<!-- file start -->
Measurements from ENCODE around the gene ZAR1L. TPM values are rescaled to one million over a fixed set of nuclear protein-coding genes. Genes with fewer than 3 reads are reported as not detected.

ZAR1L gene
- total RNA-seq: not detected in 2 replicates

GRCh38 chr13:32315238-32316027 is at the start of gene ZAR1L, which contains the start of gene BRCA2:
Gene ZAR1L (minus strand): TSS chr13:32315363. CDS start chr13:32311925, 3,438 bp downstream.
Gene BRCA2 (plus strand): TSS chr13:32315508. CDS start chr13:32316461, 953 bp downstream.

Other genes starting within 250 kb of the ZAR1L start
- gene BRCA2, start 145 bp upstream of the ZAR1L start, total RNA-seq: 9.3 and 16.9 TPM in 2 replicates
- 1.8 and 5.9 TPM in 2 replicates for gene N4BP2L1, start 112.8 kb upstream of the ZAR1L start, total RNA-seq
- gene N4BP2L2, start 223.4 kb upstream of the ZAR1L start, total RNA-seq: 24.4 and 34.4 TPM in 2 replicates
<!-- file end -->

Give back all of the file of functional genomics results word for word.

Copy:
Measurements from ENCODE around the gene ZAR1L. TPM values are rescaled to one million over a fixed set of nuclear protein-coding genes. Genes with fewer than 3 reads are reported as not detected.

ZAR1L gene
- total RNA-seq: not detected in 2 replicates

GRCh38 chr13:32315238-32316027 is at the start of gene ZAR1L, which contains the start of gene BRCA2:
Gene ZAR1L (minus strand): TSS chr13:32315363. CDS start chr13:32311925, 3,438 bp downstream.
Gene BRCA2 (plus strand): TSS chr13:32315508. CDS start chr13:32316461, 953 bp downstream.

Other genes starting within 250 kb of the ZAR1L start
- gene BRCA2, start 145 bp upstream of the ZAR1L start, total RNA-seq: 9.3 and 16.9 TPM in 2 replicates
- 1.8 and 5.9 TPM in 2 replicates for gene N4BP2L1, start 112.8 kb upstream of the ZAR1L start, total RNA-seq
- gene N4BP2L2, start 223.4 kb upstream of the ZAR1L start, total RNA-seq: 24.4 and 34.4 TPM in 2 replicates